22 July 2016

top 100 of the '00s | 69. little t and one track mike - "shaniqua"

There are very, very,


few things that I like about white-dude hip-hop culture, but this song will always be one of them.

I think it really hearkens back to some of the goofy things rap was doing in the '80s (e.g. Bobby Jimmy and the Critters). It's just some goofy bullshit about moving into a place with a former tenant who was really popular, and you're tired of getting her calls. Like, who can't get into this?

This song dropped in early 2001 and was a big MTV hit, but although this duo went on tour with Blink-182, Green Day, and even Outkast (!), fate was not on their side. A large release party was planned for their well-reviewed debut album, scheduled to happen on -- you guessed it -- September 11th of that year. They broke up the following year.

I wonder if the real Shaniqua still listens to this song and smiles? I know if I annoyed someone (by doing literally nothing) enough for them to write a song about it, I could die happy.

17 July 2016

top 100 of the '00s | 70. tullycraft - "the punks are writing love songs"

This was the only Tullycraft song I ever got into, but it really is a stroke of musical brilliance.

"Twee" was very much an established *whatever* (scene? sound? thing?) in the indie rock world by the time this album dropped in 2007, and Tullycraft's name seems to be associated with its genesis dating all the way back to the mid '90s. (Imagine what going to a "twee" show was like in 1995 -- it's pretty funny.) For the uninitiated, twee is lighthearted, lo-fi indie pop, sung in a carefree, almost jaunty manner and with no abrasive instrumentation. It's like the musical embodiment of a children's book or that guy at the office who has potted plants on his desk.

What Tullycraft did so cleverly here is draw a very clear connection between twee and '80s punk. It's a pretty clear nod in particular to the Dead Kennedys.

I took this as their own little way of saying that twee was, in fact, not all that different than punk. It's just its less-aggressive little brother.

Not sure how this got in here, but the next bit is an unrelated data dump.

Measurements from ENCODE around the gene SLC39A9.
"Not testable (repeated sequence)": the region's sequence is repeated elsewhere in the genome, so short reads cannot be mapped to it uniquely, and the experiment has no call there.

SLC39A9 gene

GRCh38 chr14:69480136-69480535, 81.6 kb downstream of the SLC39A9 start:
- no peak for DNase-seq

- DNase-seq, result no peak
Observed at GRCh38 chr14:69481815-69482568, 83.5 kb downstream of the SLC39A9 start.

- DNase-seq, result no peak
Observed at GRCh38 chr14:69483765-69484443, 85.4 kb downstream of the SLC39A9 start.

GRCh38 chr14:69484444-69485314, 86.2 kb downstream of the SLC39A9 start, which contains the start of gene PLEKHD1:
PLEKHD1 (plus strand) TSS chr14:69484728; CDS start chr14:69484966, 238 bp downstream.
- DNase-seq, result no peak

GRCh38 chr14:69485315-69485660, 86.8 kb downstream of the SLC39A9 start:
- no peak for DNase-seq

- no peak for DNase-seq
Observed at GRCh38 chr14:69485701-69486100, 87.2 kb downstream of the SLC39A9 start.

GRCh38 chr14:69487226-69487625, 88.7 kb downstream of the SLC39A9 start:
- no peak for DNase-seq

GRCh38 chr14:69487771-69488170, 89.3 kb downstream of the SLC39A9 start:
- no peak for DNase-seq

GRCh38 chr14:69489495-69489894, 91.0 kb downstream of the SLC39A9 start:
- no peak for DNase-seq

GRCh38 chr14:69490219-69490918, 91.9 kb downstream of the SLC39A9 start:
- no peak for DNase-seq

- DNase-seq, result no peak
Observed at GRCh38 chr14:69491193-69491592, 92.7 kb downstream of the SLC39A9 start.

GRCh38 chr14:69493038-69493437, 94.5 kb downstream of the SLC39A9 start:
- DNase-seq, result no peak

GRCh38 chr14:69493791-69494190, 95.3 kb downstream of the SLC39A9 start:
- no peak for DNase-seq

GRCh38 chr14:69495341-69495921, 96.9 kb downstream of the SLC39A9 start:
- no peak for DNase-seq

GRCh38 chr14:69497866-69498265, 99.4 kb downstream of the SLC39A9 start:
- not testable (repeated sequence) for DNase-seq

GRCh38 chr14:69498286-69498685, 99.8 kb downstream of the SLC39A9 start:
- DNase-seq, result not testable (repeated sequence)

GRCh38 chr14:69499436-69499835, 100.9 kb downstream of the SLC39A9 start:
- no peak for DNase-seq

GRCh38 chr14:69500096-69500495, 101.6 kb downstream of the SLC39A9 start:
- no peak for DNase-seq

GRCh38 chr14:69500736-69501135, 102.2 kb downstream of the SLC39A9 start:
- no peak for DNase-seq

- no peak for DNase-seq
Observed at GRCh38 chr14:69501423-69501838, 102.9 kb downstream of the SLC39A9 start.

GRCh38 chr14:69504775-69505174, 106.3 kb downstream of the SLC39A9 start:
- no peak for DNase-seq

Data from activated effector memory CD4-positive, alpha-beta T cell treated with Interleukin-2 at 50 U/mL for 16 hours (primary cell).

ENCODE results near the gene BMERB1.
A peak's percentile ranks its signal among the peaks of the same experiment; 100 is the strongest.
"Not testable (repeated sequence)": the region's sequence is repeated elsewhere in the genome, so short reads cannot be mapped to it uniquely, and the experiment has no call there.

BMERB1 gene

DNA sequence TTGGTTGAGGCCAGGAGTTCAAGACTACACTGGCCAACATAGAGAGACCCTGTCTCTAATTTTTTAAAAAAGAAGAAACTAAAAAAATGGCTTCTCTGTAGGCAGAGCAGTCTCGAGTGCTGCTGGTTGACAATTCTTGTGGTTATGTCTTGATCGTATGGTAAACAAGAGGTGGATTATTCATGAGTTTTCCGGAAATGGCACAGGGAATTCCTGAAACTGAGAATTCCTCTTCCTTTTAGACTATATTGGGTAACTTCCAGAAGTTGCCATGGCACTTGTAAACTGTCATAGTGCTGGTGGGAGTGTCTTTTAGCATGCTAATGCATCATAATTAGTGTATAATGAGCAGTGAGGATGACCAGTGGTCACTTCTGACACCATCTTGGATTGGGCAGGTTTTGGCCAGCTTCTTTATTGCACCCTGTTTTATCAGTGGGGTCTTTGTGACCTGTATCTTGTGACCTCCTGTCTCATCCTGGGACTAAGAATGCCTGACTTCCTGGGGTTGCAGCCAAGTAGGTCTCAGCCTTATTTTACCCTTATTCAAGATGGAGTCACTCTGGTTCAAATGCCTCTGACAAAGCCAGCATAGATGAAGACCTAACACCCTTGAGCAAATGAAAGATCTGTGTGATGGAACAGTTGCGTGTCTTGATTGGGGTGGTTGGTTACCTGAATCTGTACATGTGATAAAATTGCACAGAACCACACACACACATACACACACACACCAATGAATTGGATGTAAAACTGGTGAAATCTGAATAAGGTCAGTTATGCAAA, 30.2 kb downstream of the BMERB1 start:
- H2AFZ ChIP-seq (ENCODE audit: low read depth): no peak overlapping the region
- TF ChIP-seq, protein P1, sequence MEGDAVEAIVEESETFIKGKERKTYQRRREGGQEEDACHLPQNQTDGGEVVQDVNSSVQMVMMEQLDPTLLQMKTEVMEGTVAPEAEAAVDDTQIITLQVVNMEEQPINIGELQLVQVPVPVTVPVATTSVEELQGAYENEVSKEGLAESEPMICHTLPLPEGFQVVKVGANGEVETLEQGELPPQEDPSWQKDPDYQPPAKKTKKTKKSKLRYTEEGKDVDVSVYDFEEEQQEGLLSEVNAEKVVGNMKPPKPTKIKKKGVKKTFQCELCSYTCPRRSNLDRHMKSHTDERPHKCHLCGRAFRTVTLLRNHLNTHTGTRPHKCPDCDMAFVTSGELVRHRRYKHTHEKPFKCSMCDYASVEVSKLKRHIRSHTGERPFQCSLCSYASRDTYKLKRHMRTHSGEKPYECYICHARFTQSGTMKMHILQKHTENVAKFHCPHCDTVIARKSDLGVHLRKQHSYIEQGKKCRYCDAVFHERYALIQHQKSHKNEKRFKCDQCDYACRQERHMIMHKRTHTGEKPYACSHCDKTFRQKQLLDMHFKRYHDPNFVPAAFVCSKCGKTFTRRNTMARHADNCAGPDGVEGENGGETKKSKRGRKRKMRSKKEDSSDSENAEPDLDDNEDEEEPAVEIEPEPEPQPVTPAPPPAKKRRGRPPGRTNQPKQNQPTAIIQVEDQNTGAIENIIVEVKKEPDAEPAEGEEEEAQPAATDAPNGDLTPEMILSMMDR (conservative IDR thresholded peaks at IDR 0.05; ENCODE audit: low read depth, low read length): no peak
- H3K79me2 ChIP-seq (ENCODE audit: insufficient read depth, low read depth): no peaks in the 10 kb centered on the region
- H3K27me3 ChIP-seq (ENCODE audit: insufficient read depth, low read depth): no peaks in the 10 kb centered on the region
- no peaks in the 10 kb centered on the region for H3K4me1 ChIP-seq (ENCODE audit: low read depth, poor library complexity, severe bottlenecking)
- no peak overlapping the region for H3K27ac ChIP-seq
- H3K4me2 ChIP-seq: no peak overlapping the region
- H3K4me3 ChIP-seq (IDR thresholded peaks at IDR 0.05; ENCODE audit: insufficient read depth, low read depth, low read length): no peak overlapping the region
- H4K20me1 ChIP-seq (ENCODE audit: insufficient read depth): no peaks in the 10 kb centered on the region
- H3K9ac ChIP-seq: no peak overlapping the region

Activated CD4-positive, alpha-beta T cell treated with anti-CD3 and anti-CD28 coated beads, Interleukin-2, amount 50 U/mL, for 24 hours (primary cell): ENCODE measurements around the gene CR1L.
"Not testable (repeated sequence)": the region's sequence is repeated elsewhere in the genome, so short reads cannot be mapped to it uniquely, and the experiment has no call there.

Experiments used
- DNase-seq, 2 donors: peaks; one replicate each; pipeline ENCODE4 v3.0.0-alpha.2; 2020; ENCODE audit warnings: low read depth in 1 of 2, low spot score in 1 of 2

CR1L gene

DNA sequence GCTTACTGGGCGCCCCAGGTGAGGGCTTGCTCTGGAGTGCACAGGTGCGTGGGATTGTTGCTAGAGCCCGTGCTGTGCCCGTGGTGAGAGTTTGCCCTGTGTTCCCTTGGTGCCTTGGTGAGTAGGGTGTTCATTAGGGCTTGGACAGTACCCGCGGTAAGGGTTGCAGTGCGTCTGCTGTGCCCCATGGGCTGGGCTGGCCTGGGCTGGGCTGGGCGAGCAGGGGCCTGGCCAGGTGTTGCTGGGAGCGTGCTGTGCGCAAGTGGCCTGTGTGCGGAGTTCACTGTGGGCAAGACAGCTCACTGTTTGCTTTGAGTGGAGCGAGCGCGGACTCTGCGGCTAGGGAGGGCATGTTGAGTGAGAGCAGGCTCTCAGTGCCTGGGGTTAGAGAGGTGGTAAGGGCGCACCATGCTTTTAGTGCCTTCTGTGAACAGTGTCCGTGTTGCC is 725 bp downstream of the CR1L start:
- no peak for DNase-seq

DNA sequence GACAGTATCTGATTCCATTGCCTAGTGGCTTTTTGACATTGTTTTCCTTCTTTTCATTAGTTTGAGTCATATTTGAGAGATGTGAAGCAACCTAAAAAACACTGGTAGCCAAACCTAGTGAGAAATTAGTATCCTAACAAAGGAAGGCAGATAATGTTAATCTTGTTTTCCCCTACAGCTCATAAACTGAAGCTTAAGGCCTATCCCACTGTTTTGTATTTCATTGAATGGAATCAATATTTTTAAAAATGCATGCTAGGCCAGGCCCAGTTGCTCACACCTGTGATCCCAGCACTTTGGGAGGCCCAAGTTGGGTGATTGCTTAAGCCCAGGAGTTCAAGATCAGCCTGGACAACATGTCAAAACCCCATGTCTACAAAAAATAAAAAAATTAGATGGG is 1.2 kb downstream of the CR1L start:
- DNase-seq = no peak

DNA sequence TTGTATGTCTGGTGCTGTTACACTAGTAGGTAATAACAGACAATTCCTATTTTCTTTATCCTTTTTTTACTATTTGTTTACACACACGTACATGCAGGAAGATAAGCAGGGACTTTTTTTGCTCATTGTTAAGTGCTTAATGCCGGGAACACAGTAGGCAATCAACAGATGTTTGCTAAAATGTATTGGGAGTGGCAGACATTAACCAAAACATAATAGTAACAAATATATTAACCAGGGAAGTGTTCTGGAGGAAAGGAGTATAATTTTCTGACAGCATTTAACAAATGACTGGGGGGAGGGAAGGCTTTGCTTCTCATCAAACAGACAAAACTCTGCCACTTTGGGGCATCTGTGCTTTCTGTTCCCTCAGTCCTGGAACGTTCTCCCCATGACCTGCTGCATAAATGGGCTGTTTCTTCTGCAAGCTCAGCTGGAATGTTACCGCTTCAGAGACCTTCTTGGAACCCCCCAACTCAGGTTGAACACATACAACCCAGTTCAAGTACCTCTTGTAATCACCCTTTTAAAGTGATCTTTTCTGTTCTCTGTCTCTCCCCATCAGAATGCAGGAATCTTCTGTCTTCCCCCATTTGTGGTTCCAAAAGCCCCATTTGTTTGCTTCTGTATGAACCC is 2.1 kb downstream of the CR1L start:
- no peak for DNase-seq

10 July 2016

top 100 of the '00s | 71. gorillaz - "dare"

Gorillaz' second album Demon Days was released in 2005. They used it to expand upon the aesthetic they established with their 2001 debut, comprising dark, kinda-weird hip-hop with a gritty anime shell.

"DARE" is the album's farthest reach, but is also its biggest success. The three "dude" members are swept aside and sweet lil Noodle is given the spotlight, gently singing (voiced brilliantly by singer Roses Gabor) as Shaun Ryder of Happy Mondays mechanically coughs out a few phrases.

If this doesn't make you dance your ass off, nothing will.

07 July 2016

top 100 of the '00s | 72. battles - "atlas"

Nine years have passed and I have still never heard another song that sounds like this.

Battles was formed in NYC in 2002 and, after a few EP releases, they finally put out their debut album Mirrored in 2007. This was the first single. It did not chart, but it received considerable music blogger and college radio buzz.

This track is nerdy, mechanical, noisy, rhythmic, and catchy. You'll stomp your feet through the whole thing but probably won't understand why.

05 July 2016

top 100 of the '00s | 73. green day - "american idiot"

Green Day is one of those few musical artists that's managed the intricate balance of maintaining a core sound while also growing as an artist.

Their 1994 album Dookie is one of my favorite albums of all time. It brought so-cal punk-influenced alt rock to the mainstream, and is just a flawless set of killer, memorable tracks. If you go back to their two earlier EPs and one album that they released on smaller labels -- 39/Smooth, 1,000 Hours, and Kerplunk -- you'll find that their sound didn't really change in between. They pretty clearly just got access to better equipment when writing and recording Dookie.

Their subsequent albums have followed this trend. They explore new themes (usually finding new targets for their ever-aging angst), but what is distinctly Green Day has always remained.

The W Years effected a resurgence of punk and protest music the likes of which the world hadn't seen in over 20 years, so it would have been ridiculous for Green Day not to chime in. And when they did, they followed through on what we all expected of them, saying what many of us were feeling at that time.